As described above, the service uses information regarding the user's prior selections within the service to populate the panel 204 that it presents in various UI presentations associated with the service. In another case, a more “global” or overarching service can monitor the selections made by users with respect to one or more other “participating” services. The global service can retain records regarding these selections and then report such selections to the participating services. A participating service can rely on the global service to populate its recently viewed numbers panel 204 or the like. In this case, the panel 204 (or the like) can potentially include telephone numbers requested by a user in the context of plural participating services.

In yet another variation, a service can alternatively, or in addition, populate its panel 204 for any single user based on selections of telephone number prompts (or the like) made by several users (e.g., the service's entire population of users). The service can rank the entries that it displays in the panel 204 based on the popularity of these entries (e.g., based on the number of selections each entry receives).

A specific scenario was described above to appropriately communicate various concepts pertaining to the subject matter presented here. However, it should be emphasized that the general concepts disclosed herein are applicable to many different applications and environments. In a more general context, a service presents a UI presentation regarding some identified topic, such as an entity (e.g., a business entity in the example provided above). The service conceals some information from the UI presentation that the user will likely want to receive if the user is interested in performing some transaction with respect to the identified topic, or, more specifically, if the user is interested in performing some transaction with an entity associated with the topic. Thus, if in fact the user does request such additional information, it can be reasonably assumed that the user at least intends to perform the transaction. The approach presents a history of selections of this nature made by the user. The user is likely to find this history relevant to his current needs. This is because a user who has performed an express transaction with an entity is likely to repeat this transaction in the future.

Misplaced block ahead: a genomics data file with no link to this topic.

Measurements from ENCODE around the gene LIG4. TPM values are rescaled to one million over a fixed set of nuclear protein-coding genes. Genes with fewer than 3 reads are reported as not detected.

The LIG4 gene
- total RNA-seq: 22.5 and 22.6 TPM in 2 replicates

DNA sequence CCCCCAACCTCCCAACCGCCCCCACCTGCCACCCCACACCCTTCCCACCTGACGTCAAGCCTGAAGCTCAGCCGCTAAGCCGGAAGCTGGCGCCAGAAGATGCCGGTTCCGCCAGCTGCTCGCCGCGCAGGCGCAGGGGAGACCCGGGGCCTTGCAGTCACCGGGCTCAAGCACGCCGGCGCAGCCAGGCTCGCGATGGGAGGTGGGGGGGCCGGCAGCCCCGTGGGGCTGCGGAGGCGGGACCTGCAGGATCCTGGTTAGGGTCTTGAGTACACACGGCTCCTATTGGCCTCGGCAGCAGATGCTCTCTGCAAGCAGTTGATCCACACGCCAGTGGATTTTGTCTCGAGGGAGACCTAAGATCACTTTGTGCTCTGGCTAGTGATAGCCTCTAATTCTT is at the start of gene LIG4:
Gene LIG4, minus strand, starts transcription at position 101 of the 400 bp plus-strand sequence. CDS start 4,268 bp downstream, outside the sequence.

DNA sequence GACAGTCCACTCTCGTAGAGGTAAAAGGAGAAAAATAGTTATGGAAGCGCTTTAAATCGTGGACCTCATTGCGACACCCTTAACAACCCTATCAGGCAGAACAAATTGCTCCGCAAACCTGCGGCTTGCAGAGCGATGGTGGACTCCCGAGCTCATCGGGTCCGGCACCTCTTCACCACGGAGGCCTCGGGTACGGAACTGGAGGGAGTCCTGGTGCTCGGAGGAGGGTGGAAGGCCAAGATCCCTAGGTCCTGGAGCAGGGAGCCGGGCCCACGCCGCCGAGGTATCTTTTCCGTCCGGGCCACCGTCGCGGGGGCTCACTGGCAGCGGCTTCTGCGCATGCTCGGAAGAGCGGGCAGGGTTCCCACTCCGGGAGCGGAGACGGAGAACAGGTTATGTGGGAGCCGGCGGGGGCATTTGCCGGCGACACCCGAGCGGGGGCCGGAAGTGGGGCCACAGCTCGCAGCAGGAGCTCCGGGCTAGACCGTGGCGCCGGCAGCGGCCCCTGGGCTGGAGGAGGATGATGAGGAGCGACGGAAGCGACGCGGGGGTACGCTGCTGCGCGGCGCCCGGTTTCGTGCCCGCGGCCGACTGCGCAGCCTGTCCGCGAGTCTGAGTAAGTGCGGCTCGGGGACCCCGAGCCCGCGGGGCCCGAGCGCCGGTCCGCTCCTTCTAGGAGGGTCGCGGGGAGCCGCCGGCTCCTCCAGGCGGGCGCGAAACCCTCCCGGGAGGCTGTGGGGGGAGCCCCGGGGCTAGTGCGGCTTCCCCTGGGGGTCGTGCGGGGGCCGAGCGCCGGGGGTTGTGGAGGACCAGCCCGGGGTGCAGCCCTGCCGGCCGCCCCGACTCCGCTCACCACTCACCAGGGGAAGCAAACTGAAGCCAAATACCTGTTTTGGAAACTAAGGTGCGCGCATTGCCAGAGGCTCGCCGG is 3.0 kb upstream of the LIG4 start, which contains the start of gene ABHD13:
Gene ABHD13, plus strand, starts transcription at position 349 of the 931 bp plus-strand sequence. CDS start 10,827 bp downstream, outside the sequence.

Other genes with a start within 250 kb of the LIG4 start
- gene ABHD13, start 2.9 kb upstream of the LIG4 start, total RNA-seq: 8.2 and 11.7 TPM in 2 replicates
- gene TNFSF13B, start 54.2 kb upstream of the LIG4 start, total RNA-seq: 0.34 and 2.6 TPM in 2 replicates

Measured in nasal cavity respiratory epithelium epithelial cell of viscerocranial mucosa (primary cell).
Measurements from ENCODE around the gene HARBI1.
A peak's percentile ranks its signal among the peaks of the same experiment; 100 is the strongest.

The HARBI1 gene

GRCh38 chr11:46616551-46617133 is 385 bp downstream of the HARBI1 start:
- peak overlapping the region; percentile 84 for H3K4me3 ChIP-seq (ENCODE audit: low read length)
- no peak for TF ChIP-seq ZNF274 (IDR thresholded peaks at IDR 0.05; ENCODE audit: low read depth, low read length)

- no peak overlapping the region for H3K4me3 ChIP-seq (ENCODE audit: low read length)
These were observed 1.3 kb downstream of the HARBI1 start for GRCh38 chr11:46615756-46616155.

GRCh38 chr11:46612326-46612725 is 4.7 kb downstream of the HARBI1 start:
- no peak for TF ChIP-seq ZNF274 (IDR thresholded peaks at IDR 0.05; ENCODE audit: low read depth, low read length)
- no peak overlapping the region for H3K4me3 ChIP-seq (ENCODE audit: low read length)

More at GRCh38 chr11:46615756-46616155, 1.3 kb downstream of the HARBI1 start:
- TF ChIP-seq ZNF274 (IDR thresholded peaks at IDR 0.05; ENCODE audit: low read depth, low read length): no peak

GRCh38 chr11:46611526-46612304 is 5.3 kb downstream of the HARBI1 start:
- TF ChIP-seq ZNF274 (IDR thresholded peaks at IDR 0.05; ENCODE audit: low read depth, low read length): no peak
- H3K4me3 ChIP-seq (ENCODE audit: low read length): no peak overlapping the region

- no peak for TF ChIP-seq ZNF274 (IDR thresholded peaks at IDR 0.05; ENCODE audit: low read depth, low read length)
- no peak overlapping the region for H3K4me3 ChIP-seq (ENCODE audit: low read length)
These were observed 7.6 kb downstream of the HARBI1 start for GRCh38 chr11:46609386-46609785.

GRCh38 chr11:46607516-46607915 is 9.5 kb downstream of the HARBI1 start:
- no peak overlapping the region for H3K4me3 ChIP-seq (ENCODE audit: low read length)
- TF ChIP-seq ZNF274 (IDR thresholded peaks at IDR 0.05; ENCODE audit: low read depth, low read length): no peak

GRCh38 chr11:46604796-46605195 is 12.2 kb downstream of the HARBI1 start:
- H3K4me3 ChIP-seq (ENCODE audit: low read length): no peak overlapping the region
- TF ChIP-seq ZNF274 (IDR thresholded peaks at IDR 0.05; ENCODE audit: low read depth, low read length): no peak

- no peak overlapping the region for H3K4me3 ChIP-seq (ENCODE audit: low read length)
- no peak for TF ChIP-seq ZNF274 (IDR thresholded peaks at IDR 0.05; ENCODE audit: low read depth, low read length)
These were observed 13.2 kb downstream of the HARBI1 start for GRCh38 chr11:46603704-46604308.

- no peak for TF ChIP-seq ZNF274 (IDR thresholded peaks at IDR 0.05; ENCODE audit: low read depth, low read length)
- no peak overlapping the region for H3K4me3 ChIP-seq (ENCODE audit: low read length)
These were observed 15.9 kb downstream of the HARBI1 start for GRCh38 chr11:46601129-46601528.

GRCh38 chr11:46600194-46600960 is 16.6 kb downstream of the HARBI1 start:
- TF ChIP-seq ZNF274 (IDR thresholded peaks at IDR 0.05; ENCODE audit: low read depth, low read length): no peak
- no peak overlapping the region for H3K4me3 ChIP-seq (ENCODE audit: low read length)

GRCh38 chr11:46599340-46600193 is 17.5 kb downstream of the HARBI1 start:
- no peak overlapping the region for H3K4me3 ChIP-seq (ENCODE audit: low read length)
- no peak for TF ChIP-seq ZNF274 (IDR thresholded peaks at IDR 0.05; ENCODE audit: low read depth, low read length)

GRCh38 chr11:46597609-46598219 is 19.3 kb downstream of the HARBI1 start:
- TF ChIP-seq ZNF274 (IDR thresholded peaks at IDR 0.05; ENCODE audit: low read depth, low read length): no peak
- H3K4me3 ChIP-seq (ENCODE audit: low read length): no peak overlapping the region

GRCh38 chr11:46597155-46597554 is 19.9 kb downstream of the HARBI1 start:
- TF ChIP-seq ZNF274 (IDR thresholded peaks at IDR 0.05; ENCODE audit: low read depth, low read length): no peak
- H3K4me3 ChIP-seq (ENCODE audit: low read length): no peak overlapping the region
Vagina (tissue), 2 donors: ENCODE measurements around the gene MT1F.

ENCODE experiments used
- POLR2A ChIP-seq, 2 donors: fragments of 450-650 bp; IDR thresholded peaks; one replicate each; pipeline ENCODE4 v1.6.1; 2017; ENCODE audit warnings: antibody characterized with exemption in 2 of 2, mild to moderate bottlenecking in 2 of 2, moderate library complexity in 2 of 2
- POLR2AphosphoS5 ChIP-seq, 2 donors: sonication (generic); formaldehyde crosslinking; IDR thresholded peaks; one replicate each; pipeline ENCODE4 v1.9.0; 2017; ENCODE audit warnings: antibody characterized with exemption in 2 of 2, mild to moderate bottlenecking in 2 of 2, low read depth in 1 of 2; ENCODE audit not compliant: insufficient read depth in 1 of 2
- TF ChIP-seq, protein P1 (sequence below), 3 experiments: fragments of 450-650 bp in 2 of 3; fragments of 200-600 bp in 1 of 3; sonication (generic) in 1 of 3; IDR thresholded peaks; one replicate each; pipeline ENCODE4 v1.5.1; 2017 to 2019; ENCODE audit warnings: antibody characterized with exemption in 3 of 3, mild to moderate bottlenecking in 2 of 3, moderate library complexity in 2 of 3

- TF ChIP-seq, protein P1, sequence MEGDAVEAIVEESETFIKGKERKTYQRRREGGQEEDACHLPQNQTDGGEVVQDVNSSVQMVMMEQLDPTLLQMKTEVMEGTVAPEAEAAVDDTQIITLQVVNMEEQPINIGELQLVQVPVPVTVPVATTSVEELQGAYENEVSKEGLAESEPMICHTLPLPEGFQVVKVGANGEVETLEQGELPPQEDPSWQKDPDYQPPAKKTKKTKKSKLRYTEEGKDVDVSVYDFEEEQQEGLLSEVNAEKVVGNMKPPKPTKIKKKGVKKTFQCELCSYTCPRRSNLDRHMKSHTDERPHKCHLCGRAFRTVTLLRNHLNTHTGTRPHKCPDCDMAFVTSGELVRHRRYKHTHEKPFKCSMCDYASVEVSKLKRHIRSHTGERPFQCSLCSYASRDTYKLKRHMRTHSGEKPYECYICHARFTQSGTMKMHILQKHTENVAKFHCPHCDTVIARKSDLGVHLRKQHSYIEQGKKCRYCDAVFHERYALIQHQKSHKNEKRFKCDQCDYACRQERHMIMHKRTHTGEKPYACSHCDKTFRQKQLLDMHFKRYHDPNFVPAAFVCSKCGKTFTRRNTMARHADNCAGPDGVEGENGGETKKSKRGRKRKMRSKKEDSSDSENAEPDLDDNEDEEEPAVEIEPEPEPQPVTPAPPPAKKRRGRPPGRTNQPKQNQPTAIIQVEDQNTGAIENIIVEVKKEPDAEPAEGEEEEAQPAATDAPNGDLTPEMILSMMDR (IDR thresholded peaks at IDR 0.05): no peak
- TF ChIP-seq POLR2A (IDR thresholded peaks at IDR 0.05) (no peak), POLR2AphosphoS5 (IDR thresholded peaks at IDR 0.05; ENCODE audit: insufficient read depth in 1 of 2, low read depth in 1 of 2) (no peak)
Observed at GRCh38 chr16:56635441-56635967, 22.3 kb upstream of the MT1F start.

In another example, the service can record the user's request to receive driving directions (by activating the driving directions prompt 110). This example is based on the same theory as stated above. If the user has requested driving directions to a business, the user is likely interested in visiting the business and performing a transaction with the business. Further, there is a reasonable chance that the user may wish to visit the same store gain. Accordingly, the panel of recently viewed numbers 204 can be expanded to include recently viewed driving directions or, alternatively, to presently just recently viewed driving directions.

In another example, a shopping service can present UI presentations regarding respective assets for sale. Each UI presentation can conceal one or more information items, such as a telephone number that may be called to inquire about the sale of the associated asset. The service can record the user's request for such a concealed information item and then present an indication of the user's request within a “recently selected” type of panel. In one example, this approach can be applied to an interactive media guide service that presents information regarding available real estate listings. If a prospective purchaser has taken the trouble to call a listing agent, it can be reasonably assumed that the user is relatively interested in this listing. Accordingly, such a listing is an appropriate candidate for the recently selected panel.

In another shopping service example, a user who places an item in a digital shopping cart is likely to have a strong interest in purchasing the item, even though the user may never follow through on this purchase. As such, the shopping service can retain and display a list of items that the user has placed in her shopping cart (but not purchased). The theory underlying this strategy is that the user may remain interested in these items and may want to purchase one or more of the items in the future.